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Personal growth and the unavoidable perils of living May 26, 2017

Posted by Dennis Mellersh in Concept of personal growth.
Tags: , , , , , , ,

Sometimes in our ongoing quest for the ideal life in our personal development and self-actualization efforts it can seem like we are too often going uphill, running into obstacles, stumbling, and making little progress.

We encounter failures and mistakes; emotional “ups and downs” – some of them severe – all of which might make us feel as though our self-improvement efforts are not on the right path.

In the resulting moods of self-doubt, we seriously question ourselves and our capabilities.

However, consider this comment from psychologist/psychiatrist Carl Gustav Jung:

“When one follows the path of individuation (1), when one lives one’s own life, one must take mistakes into the bargain; life would not be complete without them. There is no guarantee – not for a single moment – that we will not fall into error and stumble into deadly peril. We may think there is a sure road. But that would be the road of death…Anyone who takes this sure road is as good as dead.” (2)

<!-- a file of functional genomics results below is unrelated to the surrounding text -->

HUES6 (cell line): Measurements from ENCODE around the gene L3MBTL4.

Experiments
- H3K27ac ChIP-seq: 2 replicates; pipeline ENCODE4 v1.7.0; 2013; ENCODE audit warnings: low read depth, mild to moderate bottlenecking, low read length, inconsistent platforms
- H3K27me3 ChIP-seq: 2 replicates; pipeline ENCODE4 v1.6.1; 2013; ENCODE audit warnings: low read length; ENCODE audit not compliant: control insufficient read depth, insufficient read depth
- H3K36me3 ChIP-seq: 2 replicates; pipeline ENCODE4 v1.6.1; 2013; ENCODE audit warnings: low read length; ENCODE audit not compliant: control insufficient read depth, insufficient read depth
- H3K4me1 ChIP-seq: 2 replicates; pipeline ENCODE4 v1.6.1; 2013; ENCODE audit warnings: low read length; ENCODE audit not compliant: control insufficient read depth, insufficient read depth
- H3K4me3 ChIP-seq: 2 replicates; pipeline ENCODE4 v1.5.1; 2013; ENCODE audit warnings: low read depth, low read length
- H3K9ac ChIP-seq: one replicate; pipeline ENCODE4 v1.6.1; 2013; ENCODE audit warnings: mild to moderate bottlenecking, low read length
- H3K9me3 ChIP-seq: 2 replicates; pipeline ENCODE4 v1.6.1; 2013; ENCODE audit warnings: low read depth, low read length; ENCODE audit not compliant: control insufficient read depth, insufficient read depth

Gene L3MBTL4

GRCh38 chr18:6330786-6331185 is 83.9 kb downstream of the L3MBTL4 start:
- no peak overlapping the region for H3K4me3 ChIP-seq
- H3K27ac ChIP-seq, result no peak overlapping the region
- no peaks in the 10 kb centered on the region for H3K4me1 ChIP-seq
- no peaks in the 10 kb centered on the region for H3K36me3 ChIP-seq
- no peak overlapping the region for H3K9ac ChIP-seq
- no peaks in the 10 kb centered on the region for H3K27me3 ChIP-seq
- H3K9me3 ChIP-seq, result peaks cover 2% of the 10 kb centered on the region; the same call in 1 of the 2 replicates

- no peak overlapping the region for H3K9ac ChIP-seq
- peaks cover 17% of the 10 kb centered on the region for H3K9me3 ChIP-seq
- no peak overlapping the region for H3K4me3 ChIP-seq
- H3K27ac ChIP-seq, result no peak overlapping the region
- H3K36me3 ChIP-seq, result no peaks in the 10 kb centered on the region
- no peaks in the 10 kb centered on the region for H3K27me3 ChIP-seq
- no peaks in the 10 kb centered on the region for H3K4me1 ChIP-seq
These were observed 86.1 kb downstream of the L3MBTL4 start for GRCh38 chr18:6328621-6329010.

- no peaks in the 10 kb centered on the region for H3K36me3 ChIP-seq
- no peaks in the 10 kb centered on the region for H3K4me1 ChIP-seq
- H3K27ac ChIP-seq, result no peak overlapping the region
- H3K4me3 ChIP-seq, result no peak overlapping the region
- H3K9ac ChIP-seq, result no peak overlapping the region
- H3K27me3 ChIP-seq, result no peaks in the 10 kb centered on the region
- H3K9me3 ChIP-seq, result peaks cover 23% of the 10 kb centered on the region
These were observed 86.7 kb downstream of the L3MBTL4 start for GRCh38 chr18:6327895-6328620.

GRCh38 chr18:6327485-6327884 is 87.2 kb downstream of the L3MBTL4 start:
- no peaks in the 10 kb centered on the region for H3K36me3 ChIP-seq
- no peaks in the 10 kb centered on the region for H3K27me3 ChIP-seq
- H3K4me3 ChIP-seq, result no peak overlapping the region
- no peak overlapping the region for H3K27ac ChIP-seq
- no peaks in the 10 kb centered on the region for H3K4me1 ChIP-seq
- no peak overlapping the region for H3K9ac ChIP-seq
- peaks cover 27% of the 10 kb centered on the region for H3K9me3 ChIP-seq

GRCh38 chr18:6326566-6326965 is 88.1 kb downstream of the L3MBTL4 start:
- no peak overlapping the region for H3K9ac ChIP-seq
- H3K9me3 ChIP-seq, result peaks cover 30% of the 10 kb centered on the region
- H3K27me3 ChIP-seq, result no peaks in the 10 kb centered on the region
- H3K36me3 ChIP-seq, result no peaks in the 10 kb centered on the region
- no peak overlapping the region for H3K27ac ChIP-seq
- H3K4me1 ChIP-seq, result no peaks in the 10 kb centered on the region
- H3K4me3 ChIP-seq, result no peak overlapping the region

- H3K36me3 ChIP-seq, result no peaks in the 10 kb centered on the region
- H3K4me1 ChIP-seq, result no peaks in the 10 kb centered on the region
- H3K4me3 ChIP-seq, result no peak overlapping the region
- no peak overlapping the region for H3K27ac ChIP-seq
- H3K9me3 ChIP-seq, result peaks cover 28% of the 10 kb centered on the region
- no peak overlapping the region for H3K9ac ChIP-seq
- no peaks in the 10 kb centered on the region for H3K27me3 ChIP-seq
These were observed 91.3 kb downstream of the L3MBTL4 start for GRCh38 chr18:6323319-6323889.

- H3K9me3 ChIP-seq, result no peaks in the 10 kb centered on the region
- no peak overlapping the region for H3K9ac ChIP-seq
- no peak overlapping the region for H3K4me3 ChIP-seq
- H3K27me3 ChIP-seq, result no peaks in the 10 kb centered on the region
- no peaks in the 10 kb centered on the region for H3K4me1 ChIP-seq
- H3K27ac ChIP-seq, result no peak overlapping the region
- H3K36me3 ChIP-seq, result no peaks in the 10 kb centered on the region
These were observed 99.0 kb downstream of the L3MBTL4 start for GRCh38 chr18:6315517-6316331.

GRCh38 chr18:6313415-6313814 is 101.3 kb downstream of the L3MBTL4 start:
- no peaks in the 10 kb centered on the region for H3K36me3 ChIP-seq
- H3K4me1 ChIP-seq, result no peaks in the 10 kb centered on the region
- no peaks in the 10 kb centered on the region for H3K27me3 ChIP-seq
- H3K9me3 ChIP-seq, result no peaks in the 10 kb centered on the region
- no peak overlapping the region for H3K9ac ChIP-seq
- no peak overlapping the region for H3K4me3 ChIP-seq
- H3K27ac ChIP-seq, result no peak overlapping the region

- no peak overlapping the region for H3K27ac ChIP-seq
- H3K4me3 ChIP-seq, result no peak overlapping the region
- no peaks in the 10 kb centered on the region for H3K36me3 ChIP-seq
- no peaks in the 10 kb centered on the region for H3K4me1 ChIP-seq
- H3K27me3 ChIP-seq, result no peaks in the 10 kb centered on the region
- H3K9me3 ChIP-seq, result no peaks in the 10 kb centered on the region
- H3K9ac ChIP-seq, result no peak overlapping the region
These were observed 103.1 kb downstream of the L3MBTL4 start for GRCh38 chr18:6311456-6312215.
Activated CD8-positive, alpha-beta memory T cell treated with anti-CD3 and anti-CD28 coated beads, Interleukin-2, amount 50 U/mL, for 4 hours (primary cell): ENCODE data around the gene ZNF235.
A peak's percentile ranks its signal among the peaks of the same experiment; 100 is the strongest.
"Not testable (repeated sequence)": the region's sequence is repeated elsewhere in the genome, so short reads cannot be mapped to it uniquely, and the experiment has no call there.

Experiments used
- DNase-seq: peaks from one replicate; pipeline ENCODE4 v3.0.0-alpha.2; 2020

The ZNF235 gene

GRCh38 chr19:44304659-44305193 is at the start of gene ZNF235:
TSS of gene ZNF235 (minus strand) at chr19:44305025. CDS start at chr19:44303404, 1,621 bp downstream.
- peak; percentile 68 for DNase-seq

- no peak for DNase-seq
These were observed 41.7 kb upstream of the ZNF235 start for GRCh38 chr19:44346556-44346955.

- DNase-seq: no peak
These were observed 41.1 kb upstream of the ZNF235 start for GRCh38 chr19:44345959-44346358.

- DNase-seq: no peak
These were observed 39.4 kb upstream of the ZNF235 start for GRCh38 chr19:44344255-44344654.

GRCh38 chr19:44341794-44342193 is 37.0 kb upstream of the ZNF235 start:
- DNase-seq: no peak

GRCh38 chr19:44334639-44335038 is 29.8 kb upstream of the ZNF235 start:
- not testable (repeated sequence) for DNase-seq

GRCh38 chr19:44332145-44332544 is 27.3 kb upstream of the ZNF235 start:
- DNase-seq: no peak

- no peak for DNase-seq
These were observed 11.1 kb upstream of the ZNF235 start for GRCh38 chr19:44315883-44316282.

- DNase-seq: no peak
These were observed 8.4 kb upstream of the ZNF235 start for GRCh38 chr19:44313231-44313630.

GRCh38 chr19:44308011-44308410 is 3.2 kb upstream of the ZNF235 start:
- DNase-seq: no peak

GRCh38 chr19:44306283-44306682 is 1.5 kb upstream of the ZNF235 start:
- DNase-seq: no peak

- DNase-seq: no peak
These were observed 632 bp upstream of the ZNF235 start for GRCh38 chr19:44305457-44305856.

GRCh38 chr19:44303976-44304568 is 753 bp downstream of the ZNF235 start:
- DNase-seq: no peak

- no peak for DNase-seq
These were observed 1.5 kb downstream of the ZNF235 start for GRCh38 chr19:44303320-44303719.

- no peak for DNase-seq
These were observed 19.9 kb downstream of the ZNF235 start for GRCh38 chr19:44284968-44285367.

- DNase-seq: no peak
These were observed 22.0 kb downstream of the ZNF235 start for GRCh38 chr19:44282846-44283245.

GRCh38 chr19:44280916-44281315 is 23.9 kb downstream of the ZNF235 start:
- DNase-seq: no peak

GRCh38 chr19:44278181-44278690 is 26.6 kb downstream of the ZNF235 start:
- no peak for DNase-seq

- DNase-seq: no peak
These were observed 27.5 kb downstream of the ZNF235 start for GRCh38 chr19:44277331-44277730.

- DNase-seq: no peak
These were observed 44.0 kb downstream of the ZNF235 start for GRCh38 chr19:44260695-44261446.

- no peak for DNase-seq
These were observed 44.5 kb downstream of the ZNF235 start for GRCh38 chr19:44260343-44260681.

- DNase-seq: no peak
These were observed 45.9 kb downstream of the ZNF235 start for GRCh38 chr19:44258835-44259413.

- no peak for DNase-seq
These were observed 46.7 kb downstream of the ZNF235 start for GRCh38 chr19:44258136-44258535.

Jung, who personally went through a period of intense mental and emotional upheaval and stress, which he sometimes referred to as his “illness”, also noted:

“I have also realized that one must accept the thoughts go on within oneself of their own accord as part of one’s reality …the presence of thoughts is more important than our subjective judgement of them. But neither must these judgements be suppressed, for they are also existent thoughts which are part of our wholeness.” (3)

(1) In Jungian psychology, also called analytical psychology, individuation is the process in which the individual self develops out of an undifferentiated unconscious – seen as a developmental psychic process during which innate elements of personality, the components of the immature psyche, and the experiences of the person’s life become, if the process is more or less successful, integrated over time into a well-functioning whole. [Source of definition: Wikipedia]

(2) Carl Jung from his posthumously published biography, Memories Dreams, Reflections

(3) Memories, Dreams, Reflections

— Dennis Mellersh


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